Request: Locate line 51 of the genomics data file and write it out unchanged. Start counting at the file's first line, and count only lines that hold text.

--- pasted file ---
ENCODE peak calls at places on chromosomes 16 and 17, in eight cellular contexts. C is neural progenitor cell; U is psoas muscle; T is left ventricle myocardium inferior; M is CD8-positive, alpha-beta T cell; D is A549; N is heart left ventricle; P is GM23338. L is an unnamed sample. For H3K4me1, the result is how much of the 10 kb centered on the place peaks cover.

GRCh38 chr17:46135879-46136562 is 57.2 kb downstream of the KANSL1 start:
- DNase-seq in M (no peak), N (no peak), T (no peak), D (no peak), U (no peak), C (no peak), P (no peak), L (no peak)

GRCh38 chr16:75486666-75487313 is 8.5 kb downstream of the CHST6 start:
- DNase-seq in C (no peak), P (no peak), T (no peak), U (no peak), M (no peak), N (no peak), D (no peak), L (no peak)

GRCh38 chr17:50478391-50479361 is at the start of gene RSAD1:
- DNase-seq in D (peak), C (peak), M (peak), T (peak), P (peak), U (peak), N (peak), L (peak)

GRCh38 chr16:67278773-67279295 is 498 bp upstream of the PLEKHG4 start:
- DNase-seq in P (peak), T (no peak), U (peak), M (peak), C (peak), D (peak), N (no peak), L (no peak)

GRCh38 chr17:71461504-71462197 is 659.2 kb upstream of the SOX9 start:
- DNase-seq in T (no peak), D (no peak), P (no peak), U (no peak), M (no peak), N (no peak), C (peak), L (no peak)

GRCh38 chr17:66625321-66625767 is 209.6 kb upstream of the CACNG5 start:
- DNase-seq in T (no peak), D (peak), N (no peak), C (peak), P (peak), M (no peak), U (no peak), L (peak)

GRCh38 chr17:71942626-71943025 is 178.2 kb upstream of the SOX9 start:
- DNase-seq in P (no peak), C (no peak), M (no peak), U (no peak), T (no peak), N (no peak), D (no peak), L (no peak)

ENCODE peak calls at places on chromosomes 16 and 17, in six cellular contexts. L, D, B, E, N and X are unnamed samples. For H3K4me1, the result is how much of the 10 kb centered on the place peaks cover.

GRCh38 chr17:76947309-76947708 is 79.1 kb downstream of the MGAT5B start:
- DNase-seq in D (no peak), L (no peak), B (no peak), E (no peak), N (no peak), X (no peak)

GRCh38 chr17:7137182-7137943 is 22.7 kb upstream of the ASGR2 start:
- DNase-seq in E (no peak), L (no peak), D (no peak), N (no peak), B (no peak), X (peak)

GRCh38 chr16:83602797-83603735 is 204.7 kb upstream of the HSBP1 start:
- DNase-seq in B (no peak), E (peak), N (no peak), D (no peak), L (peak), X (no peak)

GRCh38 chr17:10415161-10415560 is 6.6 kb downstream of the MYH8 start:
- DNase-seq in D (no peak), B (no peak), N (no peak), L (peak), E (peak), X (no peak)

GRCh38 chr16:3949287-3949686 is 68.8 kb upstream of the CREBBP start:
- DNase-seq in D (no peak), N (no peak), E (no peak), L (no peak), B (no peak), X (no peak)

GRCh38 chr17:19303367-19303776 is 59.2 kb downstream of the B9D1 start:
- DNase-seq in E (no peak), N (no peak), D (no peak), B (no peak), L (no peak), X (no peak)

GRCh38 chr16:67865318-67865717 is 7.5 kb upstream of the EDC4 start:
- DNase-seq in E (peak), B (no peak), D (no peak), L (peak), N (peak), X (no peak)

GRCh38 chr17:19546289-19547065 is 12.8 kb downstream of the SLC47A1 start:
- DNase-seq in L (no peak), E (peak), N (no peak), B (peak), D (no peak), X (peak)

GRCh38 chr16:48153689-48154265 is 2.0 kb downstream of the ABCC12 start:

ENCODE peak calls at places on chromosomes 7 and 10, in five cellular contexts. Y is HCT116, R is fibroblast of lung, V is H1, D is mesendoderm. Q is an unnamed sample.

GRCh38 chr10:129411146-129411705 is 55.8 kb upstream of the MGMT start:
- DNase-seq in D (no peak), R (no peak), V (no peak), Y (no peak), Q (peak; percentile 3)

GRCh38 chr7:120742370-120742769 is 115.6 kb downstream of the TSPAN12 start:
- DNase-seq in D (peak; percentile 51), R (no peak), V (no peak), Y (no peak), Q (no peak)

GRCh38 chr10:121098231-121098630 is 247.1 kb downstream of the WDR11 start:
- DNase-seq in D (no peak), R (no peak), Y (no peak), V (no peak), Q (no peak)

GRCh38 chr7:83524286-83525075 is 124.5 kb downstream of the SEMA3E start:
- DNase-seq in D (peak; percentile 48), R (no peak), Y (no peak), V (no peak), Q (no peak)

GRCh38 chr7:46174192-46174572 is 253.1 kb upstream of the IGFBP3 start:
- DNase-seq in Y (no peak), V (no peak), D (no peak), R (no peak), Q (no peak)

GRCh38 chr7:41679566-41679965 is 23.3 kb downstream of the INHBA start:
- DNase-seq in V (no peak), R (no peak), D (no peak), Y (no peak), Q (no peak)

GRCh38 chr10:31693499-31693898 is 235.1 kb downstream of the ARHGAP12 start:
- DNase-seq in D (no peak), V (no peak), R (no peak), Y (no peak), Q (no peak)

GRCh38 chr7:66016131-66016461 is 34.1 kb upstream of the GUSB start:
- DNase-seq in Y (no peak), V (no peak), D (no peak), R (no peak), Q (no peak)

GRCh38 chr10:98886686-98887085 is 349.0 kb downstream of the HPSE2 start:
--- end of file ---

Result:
GRCh38 chr10:98886686-98887085 is 349.0 kb downstream of the HPSE2 start: